Mention Deepwater Horizon to friends or co-workers and they’ll likely frown and ask “What?” But reference the BP oil spill of 2010, and you’re bound to get a vitriolic mouthful — and for good reason. When reports trickled out about the oil rig’s fiery demise, media networks quickly inundated America with reports about the gallons of oil that was surging into the Gulf of Mexico, a disaster that would carry on from April until the middle of July, resulting in the largest ever oil spill in United States waters. As millions scoffed and shook their head in disgust at BP’s utter recklessness, many failed to recognize that 126 unlucky crew members were on board the vessel and only seven were actual employees of BP and that 11 perished in flames.
That’s the tragedy Peter Berg captures in his latest historical drama, Deepwater Horizon. Starring a who’s who of veteran actors, from Mark Wahlberg to Kurt Russell, John Malkovich to Kate Hudson, the disaster thriller follows the lives of multiple Transocean engineers, technicians, and crew members who were tasked to do the impossible when the impossible fell into their lap on April 20, 2010. Working off a muscular script by Matthew Michael Carnahan and Matthew Sand, who adapted the story from an in-depth report by The New York Times, Berg once again astonishes with his eye for non-fiction narratives, leaning on his intimate documentary-style filmmaking that he trademarked with 2004’s Friday Night Lights and 2013’s Lone Survivor.
Similar to those two films, Berg offers a visceral experience that overwhelms with startling humanity. There’s so much heart at hand without any of the obvious cheese that lesser-than filmmakers might plate for their audiences. Instead, he allows every character to naturally come to life and mostly through subtle interactions; for instance, one early scene finds Wahlberg’s Mike Williams walking through the rig and casually ribbing his dozens of co-workers. The electrician’s breezy cadence makes the proceedings seem almost superfluous, but it’s actually a proper tour for the audience to understand the ins and outs of the Deepwater Horizon. And rest assured, this is a complicated affair to translate for mainstream audiences.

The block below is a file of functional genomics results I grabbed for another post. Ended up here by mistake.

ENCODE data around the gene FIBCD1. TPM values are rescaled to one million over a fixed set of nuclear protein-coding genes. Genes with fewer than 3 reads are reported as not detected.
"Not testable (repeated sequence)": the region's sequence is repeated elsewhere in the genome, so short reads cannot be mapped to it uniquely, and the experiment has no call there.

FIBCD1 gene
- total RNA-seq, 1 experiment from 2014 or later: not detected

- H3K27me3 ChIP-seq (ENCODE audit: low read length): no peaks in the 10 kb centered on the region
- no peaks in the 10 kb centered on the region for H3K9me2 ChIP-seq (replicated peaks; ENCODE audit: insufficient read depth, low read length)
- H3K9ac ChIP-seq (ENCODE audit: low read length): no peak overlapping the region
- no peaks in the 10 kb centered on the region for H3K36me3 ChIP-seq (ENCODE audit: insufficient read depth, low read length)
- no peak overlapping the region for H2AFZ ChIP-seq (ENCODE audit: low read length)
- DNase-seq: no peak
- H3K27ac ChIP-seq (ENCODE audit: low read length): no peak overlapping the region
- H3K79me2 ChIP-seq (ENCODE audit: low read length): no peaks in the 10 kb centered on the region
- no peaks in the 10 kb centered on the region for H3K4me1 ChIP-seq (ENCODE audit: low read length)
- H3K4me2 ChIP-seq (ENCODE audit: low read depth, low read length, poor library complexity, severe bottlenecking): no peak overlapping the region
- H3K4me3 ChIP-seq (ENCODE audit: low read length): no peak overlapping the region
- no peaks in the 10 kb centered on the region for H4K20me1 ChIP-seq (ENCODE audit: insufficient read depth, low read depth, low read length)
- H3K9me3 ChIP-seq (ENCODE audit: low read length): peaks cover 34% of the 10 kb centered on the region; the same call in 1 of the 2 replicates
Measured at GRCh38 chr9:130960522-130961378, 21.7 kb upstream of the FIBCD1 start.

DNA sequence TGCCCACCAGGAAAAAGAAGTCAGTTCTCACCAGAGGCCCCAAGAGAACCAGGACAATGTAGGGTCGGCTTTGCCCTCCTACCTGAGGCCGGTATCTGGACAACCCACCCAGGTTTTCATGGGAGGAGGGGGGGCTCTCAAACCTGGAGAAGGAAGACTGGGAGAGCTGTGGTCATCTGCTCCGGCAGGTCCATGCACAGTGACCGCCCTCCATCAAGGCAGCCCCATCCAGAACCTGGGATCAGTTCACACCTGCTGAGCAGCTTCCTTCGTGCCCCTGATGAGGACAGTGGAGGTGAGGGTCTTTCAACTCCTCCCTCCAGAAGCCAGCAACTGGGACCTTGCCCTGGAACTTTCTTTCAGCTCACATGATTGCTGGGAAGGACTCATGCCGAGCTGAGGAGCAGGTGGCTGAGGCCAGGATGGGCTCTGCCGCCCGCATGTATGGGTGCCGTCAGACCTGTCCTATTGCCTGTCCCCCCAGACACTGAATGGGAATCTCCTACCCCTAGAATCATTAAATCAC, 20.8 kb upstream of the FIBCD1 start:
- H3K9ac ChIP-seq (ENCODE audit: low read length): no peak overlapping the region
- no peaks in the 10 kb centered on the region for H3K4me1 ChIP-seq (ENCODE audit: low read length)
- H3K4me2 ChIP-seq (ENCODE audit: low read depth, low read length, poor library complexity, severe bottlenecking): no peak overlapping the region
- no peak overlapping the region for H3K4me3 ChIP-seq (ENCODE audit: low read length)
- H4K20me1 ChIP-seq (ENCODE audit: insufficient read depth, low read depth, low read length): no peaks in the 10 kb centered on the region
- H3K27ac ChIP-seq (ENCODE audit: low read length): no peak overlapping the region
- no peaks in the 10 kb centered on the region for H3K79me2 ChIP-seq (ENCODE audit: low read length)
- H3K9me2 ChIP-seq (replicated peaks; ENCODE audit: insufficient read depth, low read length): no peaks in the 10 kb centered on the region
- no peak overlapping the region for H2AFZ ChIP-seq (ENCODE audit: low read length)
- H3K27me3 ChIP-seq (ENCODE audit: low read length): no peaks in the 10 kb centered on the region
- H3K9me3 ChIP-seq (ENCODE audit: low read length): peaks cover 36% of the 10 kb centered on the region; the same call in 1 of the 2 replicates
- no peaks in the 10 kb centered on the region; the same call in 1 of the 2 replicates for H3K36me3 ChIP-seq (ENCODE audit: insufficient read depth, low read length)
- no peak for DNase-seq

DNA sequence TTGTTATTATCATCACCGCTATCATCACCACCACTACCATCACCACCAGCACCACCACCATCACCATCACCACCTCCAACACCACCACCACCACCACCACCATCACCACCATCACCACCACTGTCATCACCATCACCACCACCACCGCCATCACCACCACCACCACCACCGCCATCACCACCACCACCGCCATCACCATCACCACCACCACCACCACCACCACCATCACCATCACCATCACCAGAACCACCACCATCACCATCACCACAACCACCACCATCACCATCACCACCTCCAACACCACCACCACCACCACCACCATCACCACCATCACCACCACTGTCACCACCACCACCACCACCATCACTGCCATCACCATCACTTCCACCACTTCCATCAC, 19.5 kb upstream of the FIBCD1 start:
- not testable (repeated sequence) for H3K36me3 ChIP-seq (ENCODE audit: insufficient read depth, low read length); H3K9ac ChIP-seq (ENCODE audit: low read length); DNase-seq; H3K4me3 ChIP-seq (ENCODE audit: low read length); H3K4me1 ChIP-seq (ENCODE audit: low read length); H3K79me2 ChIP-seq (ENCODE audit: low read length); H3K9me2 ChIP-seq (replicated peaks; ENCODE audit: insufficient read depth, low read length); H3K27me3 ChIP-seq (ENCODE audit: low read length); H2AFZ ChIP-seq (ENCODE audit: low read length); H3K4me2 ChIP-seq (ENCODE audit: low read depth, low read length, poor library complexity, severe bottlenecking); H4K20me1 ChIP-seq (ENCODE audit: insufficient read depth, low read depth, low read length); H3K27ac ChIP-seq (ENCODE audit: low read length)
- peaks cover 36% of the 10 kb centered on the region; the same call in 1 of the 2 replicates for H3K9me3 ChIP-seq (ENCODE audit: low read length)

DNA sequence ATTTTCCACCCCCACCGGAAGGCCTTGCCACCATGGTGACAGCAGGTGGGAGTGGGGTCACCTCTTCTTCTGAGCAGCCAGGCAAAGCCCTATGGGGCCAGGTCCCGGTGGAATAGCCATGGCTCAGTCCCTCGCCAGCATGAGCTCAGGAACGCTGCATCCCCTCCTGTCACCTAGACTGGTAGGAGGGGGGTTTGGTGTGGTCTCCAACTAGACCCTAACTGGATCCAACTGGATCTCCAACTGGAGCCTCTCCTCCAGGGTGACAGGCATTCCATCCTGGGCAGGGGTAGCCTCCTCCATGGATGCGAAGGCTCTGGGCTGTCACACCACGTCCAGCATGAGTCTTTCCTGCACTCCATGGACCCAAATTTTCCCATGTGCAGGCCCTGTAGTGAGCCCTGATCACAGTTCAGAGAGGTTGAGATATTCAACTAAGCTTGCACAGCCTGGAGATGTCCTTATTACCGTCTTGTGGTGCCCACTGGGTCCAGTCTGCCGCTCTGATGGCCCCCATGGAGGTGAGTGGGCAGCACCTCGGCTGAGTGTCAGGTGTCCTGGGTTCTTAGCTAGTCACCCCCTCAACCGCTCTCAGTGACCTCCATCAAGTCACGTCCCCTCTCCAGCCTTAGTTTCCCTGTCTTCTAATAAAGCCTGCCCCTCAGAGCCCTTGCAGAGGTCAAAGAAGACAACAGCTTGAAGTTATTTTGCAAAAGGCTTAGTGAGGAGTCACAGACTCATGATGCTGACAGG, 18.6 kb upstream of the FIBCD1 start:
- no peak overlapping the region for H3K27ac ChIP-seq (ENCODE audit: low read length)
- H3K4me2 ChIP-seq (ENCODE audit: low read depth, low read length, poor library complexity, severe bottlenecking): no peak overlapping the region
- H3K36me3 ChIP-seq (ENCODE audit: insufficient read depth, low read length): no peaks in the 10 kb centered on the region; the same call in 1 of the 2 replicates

Which is one the reasons why Berg’s such a perfect fit for this story. A longtime admirer of veteran filmmaker Michael Mann, who produced his 2007 action-political thriller The Kingdom, Berg has similarly been a champion of detail-oriented filmmaking, tackling each subject with magnifying glasses and unpacking it with the utmost accessibility. It’s why people who hate football could fall in love with Friday Night Lights — both the feature-film and NBC’s following TV series. With Deepwater Horizon, he lays out the messy physics and critical engineering without being too pedantic or resorting to dusty blueprints. Sure, the Coke metaphor in the beginning feels a tad on-the-nose, but the rest of the film glides by with agreeable exposition.
Much of this is masked by the film’s palpable sense of tension, one that builds and swelters in conjunction with the eventual underwater explosion. At times, Berg cribs from Roland Emmerich’s Book of Foreshadowing, thanks to magenta ties and seemingly throwaway lines, but it’s never too distracting. Besides, all of that’s forgotten when the proverbial shit hits the fan and chaos ensues. Using a manic concoction of piercing audio, practical effects, and brazen CGI, Berg chucks his viewers into a visceral experience that’s inescapable with its blend of terror and magnificence. However, it’s the struggle that makes it so essential and everyone gives it their all, especially Wahlberg, Russell, Gina Rodriguez, and Dylan O’Brien.
None of it’s fun, though; this isn’t a rollercoaster, it’s more like an assault. Berg’s so unflinching with his direction, refusing to let go from the melting destruction and glass-riddled body horror, that it’s impossible to dig into the popcorn with wild eyes and baited breath. No, you’re more likely to cringe, cower, or shield your eyes at what’s happening — no different than Steven Spielberg’s unforgiving opening to Saving Private Ryan. But, that seems to be the point of Deepwater Horizon: Berg wants to scare his audiences, he wants them to feel pain. After all, those feelings eventually congregate and start to ask questions like: Why did this have to happen? Who’s to blame? What justice took place? The next gasps come from learning the answers.
Lately, it’s admittedly been somewhat jarring to see biopics of all-too-recent historical events, whether it’s Clint Eastwood revisiting the Miracle on the Hudson with this month’s Sully or Oliver Stone’s latest political statement on government surveillance with Snowden. Some historians might argue there’s a certain cognitive dissonance at hand from wrestling with source material so fresh, others might argue the opposite — both are probably right. At their best, however, these films strive to tell a side of a well-trodden story that may or may not reveal certain truths that have cruelly been marginalized. The difference with Deepwater Horizon is how it’s a commemoration for the victims who never had the chance to tell them.
For that alone, it’s a success.